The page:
No disruption in flow through Enbridge's Line 5 pipeline is expected Wednesday, the deadline set by the State of Michigan to shut down the controversial pipeline.
In November 2020, Michigan Governor Gretchen Whitmer announced that effective May 12, 2021, she was revoking the 68-year-old easement allowing the line to operate beneath the Straits of Mackinac.
Sarnia Mayor Mike Bradley believes it's an artificial deadline.
"It's my belief that the pipeline will continue to operate. What we need to do is straighten out what's been happening between the State of Michigan and Enbridge, which could have dire consequences for Alberta, Ontario and Quebec if the line was shut down at any point in time," said Bradley. "We're talking about thousands of jobs directly in Sarnia, thousands of jobs across Ontario and Quebec, we're talking about increased fuel prices dramatically."
Bradley said the environment will also be impacted if the line is shut down.
"We're talking about hundreds and hundreds of more trucks on the highways, we're talking about hundreds and hundreds of more rail-cars, we're talking about more oil barges, and that's not environmentally friendly versus one pipeline that has worked well for 70 years."
Tuesday, Canada's Natural Resources Minister Seamus O'Regan announced the federal government has filed documents in U.S. federal court formally opposing the line's closure.
"Given that we have a treaty with the U.S. that applies to Line 5, it's called the Pipeline Transit Treaty of 1977, Michigan should not be able to unilaterally close Line 5," O'Regan told Blackburn News in an interview. "We believe the federal court has jurisdiction."
O'Regan said the so-called amicus brief filed in the U.S. District Court for the Western District of Michigan supports continued mediation between Enbridge and the State of Michigan.
"At this time, no court has ordered Line 5 shut down, and in the absence of a court order Line 5 will continue to operate. Mediation will be ongoing, they've had two meetings, they'll have another one later this month and we feel confident in the process, we feel confident that the best resolution will be reached."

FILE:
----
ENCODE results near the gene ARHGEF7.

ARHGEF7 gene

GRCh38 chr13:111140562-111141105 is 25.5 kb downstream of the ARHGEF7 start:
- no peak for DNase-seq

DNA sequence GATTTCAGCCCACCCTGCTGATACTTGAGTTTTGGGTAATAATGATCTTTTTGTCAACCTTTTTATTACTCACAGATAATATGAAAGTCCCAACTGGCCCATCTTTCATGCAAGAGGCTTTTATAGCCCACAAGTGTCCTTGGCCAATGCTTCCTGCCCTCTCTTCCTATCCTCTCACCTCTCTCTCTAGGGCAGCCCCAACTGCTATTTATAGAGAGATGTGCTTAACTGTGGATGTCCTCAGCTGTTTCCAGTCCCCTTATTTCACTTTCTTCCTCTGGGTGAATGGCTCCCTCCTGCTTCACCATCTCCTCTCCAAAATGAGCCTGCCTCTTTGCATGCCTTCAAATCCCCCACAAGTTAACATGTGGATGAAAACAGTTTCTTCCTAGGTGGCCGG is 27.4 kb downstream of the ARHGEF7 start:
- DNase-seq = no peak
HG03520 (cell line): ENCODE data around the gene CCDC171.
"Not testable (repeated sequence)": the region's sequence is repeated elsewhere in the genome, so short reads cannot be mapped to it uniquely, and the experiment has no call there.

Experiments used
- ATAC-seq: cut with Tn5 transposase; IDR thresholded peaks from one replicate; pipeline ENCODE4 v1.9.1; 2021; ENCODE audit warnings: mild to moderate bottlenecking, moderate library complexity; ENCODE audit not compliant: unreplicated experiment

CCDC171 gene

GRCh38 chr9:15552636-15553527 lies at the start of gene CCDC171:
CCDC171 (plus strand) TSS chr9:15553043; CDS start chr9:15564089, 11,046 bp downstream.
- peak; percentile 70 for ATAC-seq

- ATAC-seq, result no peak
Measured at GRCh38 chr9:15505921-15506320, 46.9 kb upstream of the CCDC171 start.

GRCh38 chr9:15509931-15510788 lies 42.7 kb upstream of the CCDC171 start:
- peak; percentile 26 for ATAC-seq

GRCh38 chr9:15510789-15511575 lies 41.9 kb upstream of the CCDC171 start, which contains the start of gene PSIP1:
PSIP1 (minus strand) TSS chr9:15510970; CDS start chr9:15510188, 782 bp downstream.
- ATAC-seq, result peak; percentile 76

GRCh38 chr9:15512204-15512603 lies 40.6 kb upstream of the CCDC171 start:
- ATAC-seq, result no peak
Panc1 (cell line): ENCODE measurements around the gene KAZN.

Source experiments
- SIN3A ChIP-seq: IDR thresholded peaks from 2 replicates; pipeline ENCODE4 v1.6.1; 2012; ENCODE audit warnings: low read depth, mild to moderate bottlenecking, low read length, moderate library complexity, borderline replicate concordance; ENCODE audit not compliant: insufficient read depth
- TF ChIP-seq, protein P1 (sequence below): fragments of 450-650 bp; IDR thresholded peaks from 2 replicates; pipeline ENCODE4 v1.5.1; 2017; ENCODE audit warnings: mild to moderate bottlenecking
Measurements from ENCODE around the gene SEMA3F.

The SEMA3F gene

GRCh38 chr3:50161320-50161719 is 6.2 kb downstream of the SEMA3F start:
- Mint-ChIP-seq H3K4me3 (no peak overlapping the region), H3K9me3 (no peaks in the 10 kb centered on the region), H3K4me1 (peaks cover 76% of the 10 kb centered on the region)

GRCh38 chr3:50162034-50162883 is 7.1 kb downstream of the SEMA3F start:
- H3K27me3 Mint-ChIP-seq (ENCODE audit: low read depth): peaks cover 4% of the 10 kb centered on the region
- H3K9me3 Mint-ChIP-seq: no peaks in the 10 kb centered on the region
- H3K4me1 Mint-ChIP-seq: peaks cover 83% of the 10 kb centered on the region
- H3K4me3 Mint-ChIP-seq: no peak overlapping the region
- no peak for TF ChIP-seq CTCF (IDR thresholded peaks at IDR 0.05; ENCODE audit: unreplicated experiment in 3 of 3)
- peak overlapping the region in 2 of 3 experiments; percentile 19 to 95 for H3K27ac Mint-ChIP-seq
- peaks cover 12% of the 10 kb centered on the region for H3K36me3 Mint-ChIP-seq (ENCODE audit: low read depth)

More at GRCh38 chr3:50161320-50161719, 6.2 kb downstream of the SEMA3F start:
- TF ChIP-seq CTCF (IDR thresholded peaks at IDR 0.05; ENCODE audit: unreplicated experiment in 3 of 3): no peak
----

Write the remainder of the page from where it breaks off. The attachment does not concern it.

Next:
Bradley said he would prefer a mediated solution.
"If it doesn't work, we need a political solution, and that means Justin Trudeau directly to Joe Biden saying let's not go back over the last four years. We thought we had a new start, a new government, which we philosophically are very attuned to. Let's get on with keeping this line operating and get back to a normal Canadian-U.S. relationship."
Environmental groups and First Nations want the line closed.
Earlier this month, Anishinabek Nation leadership announced its support for closure.
Line 5, which runs between Superior, Wisconsin and Sarnia, carries crude oil and natural gas liquids used in propane to industries in the city, and elsewhere in the province and Quebec.
Michigan has said it’s taking the action to avert a potentially catastrophic oil spill.
Calgary-based Enbridge said the State’s action violates federal law and it has no intention of shutting the line down based on unspecified allegations. The company said Line 5 will continue to operate safely while it focuses on plans to construct a 6.4-kilometre tunnel to replace the lines beneath the straits.
-With files from Josh Boyce & Dave Dentinger